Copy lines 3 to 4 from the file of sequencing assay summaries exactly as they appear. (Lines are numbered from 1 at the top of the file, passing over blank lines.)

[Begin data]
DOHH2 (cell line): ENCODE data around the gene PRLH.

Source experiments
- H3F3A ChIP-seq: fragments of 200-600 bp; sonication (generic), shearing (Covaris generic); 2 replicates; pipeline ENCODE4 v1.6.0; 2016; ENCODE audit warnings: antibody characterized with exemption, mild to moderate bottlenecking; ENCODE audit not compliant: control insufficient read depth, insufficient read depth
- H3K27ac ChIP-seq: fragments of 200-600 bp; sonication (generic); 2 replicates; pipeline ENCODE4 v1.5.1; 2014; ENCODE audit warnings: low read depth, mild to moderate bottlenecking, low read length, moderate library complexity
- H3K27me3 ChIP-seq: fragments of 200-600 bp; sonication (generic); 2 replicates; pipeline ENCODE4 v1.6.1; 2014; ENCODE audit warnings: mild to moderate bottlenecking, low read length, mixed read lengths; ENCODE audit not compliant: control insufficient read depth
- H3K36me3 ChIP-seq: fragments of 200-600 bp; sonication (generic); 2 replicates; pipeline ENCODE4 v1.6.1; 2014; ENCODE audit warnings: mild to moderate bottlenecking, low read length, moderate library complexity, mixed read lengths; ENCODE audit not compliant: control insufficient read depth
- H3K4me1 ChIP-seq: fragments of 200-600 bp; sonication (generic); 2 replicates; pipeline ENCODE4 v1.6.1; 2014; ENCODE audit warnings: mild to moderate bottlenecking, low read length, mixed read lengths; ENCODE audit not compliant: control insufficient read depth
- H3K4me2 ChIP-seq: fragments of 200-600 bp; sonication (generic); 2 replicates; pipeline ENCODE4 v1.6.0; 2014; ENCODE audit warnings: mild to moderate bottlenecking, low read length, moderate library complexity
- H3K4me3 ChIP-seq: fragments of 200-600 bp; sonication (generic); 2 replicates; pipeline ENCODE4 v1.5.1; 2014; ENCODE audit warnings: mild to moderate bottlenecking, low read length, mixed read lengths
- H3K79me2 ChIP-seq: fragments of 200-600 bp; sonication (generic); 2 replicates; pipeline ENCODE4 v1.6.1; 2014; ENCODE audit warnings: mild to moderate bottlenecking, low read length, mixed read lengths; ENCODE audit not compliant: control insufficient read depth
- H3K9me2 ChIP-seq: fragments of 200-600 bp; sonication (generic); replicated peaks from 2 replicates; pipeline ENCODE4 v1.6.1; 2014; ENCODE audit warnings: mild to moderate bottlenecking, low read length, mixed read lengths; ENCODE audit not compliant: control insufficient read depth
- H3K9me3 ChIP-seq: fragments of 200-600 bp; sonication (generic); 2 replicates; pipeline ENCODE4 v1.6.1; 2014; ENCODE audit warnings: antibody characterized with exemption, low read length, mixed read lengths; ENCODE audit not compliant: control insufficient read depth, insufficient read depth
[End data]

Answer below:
- H3F3A ChIP-seq: fragments of 200-600 bp; sonication (generic), shearing (Covaris generic); 2 replicates; pipeline ENCODE4 v1.6.0; 2016; ENCODE audit warnings: antibody characterized with exemption, mild to moderate bottlenecking; ENCODE audit not compliant: control insufficient read depth, insufficient read depth
- H3K27ac ChIP-seq: fragments of 200-600 bp; sonication (generic); 2 replicates; pipeline ENCODE4 v1.5.1; 2014; ENCODE audit warnings: low read depth, mild to moderate bottlenecking, low read length, moderate library complexity